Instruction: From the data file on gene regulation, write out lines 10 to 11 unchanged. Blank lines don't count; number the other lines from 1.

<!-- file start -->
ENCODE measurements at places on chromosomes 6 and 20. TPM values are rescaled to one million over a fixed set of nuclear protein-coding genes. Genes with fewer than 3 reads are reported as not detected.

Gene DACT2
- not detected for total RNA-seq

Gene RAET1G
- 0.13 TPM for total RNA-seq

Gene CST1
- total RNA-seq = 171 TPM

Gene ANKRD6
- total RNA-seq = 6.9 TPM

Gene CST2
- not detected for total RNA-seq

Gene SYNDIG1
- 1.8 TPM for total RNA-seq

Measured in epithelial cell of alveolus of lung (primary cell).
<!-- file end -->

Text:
Gene CST2
- not detected for total RNA-seq